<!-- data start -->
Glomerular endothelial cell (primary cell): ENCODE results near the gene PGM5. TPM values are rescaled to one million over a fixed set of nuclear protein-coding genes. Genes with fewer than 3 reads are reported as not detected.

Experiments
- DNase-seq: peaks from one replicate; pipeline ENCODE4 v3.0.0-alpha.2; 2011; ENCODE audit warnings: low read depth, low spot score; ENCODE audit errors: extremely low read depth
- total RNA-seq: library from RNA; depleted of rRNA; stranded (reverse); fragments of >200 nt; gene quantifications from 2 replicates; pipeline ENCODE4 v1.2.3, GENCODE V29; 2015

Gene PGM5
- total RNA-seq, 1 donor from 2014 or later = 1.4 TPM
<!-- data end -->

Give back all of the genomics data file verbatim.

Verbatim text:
Glomerular endothelial cell (primary cell): ENCODE results near the gene PGM5. TPM values are rescaled to one million over a fixed set of nuclear protein-coding genes. Genes with fewer than 3 reads are reported as not detected.

Experiments
- DNase-seq: peaks from one replicate; pipeline ENCODE4 v3.0.0-alpha.2; 2011; ENCODE audit warnings: low read depth, low spot score; ENCODE audit errors: extremely low read depth
- total RNA-seq: library from RNA; depleted of rRNA; stranded (reverse); fragments of >200 nt; gene quantifications from 2 replicates; pipeline ENCODE4 v1.2.3, GENCODE V29; 2015

Gene PGM5
- total RNA-seq, 1 donor from 2014 or later = 1.4 TPM